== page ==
The U.S. Air Force has instructed pilots of the F-22 Raptor to stop wearing a pressure vest during routine flights as the service continues to investigate oxygen- deprivation incidents on the Lockheed Martin Corp. fighter jet.
"Recent testing has identified some vulnerability and reliability issues in the upper pressure garment worn by F-22 pilots," Lieutenant Colonel Edward Sholtis, a spokesman for the Air Combat Command, said today in an e-mailed statement. He said the Air Force is working to correct the problem.
The Air Force has been trying to figure out why F-22 pilots have suffered from hypoxia-like symptoms that include dizziness and disorientation. There have been 11 unexplained incidents related to a lack of oxygen since the plane resumed flying last year after a four-month halt for safety concerns.
"The upper pressure garment is not 'the' cause of physiological incidents, and we still have other variables to work through before we can determine what the major factors are and how they interact to produce the number of unexplained incidents we've seen," Sholtis said.
The Air Force has been studying whether pilots are getting enough oxygen and whether the air they breathe may be contaminated.
The pressure vest is the upper portion of the "G suit" worn by pilots to withstand high levels of acceleration, or "G" forces.
Brigadier General Daniel Wyman, the Air Combat Command's surgeon general, said in an June 11 interview that investigators are examining all "life-support garments" used by F-22 pilots.
While Wyman gave no hint of a flaw in the pressure vest, he said investigators found "the life-support equipment was not appropriately fitted" for pilots "and actually may have restricted their ability to breathe."
"It was like a tight-fitting garment that would not fully allow you to expand your chest," he said. "We've gone back out to the field, insuring that everyone was wearing their equipment appropriately."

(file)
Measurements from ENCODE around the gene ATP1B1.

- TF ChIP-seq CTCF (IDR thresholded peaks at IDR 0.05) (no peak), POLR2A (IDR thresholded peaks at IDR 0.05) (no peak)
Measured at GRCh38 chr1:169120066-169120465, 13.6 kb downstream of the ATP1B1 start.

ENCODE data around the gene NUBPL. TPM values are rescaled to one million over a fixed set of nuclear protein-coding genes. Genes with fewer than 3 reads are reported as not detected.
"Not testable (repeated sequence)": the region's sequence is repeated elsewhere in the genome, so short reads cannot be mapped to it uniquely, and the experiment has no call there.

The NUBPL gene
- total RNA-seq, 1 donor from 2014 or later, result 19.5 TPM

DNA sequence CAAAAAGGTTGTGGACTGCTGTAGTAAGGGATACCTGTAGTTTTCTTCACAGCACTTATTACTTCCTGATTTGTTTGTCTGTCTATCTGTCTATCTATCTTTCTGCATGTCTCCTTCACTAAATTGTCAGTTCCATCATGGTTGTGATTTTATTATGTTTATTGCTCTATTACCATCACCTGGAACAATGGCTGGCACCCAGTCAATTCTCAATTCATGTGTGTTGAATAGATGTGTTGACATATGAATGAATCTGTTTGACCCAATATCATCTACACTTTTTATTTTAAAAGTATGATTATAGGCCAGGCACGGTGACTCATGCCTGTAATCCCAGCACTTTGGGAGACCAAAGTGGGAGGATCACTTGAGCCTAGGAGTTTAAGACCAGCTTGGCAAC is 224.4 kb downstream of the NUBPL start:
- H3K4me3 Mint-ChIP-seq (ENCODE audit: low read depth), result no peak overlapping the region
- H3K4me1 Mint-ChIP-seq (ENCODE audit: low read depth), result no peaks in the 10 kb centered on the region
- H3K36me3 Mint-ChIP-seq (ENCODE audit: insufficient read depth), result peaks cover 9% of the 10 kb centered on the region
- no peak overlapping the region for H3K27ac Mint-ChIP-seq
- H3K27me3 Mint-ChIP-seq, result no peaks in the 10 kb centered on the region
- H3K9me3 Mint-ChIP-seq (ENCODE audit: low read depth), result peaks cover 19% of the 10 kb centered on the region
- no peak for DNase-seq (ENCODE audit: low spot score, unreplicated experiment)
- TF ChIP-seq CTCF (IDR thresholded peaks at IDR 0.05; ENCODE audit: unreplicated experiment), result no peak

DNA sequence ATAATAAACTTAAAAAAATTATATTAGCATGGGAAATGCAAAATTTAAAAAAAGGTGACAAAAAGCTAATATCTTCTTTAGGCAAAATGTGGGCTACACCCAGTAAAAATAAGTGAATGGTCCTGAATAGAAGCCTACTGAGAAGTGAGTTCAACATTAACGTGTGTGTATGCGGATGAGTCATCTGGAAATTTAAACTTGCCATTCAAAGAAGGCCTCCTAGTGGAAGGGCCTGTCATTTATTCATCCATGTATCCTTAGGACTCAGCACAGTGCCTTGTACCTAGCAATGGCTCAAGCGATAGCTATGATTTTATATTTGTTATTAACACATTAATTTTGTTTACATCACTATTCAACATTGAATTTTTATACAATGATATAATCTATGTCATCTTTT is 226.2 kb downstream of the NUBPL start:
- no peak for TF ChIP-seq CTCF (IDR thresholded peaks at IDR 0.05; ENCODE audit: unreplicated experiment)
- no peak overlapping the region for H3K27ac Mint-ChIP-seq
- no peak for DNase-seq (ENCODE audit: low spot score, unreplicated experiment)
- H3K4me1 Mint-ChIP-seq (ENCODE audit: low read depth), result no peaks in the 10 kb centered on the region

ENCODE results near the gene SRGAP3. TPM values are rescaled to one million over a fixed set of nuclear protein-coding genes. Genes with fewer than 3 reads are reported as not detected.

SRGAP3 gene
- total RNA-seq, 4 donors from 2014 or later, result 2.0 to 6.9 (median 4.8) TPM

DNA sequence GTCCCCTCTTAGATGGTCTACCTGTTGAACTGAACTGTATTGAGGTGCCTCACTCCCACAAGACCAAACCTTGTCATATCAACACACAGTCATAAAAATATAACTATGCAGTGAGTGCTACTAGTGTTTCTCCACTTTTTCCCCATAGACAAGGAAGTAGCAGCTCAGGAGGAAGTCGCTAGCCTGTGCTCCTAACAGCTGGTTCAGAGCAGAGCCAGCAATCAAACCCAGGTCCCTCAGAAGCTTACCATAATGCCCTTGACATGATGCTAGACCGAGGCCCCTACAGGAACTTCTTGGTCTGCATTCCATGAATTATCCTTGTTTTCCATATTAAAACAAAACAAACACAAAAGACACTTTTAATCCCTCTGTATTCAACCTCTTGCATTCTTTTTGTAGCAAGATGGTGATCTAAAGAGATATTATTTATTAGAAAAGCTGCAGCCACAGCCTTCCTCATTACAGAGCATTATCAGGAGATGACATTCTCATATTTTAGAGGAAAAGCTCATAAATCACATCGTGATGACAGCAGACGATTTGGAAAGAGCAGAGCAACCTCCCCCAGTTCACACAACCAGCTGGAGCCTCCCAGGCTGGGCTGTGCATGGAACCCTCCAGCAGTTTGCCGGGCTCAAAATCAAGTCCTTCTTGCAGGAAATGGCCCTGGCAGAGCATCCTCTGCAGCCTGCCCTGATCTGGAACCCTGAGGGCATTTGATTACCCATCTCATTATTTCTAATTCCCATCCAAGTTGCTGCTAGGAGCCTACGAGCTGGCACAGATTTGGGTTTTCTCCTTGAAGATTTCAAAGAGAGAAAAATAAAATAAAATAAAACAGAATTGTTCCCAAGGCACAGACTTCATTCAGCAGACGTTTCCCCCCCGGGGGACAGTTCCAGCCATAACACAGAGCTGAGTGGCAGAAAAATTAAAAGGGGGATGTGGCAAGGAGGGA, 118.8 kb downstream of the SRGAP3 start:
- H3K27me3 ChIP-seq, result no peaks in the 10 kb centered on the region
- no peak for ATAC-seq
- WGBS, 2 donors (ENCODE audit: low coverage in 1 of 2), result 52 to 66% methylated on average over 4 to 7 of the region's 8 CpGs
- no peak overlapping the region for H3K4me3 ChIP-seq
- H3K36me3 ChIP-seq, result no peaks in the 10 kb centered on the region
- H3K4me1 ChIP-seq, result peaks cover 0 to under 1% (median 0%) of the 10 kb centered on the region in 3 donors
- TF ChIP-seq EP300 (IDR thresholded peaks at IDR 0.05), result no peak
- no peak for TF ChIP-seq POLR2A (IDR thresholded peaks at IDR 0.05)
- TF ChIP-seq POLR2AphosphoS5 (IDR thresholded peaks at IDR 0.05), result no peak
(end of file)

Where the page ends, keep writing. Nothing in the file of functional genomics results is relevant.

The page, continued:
Sholtis said the Air Force is looking at the flight suits worn by F-22 pilots in combination with the pressure vests.
"Testing has determined that the upper pressure garment increases the difficulty of pilot breathing under certain circumstances," Sholtis said. "We're also looking at the layering of other aircrew flight equipment as contributing to that difficulty."
The Air Force isn't ready to label the vest as a cause of the hypoxia symptoms because officials are still gathering data, according to a government official briefed on the latest information.
The service is looking in particular at the flight suits, worn in combination with the pressure vests, by F-22 pilots at Joint Base Elmendorf-Richardson in Alaska and at Joint Base Langley-Eustis in Virginia, according to the official, who spoke on condition of anonymity because the investigation is being handled in private.
The official said investigators suspect the combinations may be restricting a pilot's ability to expand his chest and take a full breath.
The Alaska-based pilots wear an arctic survival suit intended to protect them after an ejection over cold terrain. Those based in Virginia wear anti-exposure suits as protection after an ejection over cold water. While similar to a wet suit, it doesn't fit as tightly.
The pressure vest serves as protection against both G forces and a rapid decompression at high altitude.